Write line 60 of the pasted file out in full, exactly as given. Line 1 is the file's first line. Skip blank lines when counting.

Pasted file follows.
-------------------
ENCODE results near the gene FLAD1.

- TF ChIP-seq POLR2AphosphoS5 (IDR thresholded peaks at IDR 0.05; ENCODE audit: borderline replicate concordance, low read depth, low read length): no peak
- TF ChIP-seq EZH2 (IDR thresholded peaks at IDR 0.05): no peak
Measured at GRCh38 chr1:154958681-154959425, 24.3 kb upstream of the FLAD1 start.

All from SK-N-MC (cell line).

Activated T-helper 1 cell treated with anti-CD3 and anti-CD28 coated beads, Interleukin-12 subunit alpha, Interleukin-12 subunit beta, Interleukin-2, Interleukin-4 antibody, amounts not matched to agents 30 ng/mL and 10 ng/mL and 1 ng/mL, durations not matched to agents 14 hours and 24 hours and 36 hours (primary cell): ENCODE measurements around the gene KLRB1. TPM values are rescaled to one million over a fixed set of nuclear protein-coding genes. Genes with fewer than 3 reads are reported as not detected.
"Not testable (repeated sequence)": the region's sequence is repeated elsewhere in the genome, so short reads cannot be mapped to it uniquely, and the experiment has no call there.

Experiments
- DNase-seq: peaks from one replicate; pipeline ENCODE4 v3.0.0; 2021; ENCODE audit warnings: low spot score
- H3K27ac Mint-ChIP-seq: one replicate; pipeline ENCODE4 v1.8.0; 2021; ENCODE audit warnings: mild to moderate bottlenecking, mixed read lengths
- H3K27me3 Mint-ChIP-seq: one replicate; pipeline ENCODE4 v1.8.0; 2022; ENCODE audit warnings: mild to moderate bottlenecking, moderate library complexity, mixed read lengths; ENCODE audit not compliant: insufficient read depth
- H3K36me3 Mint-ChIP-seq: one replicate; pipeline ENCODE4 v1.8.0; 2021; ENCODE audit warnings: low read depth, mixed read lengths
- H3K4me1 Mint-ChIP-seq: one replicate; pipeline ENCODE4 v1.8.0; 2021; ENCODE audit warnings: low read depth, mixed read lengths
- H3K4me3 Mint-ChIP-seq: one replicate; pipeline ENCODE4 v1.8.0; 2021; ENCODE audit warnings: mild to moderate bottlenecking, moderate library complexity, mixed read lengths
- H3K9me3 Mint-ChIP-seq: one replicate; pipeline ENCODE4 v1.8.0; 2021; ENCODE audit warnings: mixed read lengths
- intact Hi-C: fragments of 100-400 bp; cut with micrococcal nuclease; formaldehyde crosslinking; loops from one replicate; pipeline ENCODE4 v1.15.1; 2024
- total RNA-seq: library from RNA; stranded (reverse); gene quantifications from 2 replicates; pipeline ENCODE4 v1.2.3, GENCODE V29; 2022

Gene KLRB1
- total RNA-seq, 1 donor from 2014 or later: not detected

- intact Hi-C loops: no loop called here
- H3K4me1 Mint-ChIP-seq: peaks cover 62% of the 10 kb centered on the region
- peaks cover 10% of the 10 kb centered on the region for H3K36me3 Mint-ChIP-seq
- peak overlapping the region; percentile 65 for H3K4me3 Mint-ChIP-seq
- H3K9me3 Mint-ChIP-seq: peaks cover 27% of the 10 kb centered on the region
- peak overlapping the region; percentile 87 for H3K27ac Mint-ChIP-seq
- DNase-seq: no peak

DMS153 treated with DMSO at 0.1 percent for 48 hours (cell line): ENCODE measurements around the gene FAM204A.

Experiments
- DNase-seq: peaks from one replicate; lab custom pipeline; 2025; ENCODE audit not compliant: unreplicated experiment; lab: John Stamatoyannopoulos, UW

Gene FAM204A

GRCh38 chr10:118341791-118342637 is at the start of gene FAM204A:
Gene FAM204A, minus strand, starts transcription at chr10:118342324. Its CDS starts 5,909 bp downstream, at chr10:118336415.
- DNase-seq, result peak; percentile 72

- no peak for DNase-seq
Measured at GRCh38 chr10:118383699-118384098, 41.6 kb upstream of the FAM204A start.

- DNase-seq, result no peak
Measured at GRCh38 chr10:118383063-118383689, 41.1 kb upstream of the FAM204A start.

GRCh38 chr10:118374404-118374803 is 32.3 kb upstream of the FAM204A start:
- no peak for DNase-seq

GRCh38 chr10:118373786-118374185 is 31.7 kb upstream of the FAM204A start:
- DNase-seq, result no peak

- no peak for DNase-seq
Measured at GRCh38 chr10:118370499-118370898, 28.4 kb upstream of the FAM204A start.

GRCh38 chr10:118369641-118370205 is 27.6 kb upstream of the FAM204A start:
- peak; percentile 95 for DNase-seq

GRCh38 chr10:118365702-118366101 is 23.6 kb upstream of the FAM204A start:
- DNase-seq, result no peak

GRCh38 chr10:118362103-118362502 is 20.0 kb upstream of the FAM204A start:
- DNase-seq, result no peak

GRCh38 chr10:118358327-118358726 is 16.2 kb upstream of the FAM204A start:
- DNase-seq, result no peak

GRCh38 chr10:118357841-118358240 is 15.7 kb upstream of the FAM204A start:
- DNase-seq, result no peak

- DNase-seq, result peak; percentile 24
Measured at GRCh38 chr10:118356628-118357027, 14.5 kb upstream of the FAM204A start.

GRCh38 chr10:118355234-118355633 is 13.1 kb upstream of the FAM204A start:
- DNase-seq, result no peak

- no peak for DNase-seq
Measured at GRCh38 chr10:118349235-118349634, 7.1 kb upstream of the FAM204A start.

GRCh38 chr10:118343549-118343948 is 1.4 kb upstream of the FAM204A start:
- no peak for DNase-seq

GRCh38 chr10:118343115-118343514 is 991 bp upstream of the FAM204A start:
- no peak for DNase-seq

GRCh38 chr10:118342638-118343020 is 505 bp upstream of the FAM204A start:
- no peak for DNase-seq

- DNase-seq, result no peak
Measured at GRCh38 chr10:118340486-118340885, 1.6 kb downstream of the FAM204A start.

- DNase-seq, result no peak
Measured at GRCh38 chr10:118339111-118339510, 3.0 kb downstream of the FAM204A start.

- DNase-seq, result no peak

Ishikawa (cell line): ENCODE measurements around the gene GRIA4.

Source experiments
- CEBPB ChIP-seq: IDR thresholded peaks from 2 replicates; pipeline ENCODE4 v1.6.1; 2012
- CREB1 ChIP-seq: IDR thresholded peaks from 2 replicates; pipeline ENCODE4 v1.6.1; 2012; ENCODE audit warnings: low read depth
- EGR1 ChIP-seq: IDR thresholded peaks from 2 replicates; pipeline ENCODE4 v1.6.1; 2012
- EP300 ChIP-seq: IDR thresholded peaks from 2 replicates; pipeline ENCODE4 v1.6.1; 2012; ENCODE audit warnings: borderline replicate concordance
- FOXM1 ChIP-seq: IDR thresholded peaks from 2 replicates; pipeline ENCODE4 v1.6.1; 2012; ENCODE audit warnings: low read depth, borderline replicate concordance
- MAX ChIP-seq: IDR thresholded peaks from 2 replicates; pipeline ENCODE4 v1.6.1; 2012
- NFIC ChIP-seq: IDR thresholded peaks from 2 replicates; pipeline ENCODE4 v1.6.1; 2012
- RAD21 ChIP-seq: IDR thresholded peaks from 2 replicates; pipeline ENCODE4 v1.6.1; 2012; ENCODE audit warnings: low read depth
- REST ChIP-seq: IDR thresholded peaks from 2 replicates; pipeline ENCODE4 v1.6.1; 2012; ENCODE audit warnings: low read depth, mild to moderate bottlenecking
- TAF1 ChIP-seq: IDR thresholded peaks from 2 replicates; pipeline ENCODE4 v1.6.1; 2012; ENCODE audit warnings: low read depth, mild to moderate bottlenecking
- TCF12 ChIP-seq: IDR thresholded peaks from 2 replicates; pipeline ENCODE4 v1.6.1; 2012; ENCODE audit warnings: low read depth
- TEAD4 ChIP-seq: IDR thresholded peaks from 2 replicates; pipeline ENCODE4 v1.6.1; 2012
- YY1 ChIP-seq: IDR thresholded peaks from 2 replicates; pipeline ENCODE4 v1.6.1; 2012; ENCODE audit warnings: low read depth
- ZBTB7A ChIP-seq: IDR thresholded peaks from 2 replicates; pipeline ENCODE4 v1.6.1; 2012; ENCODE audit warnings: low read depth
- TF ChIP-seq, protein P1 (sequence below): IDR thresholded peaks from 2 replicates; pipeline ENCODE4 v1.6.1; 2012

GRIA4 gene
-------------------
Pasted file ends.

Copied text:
GRCh38 chr10:118343549-118343948 is 1.4 kb upstream of the FAM204A start: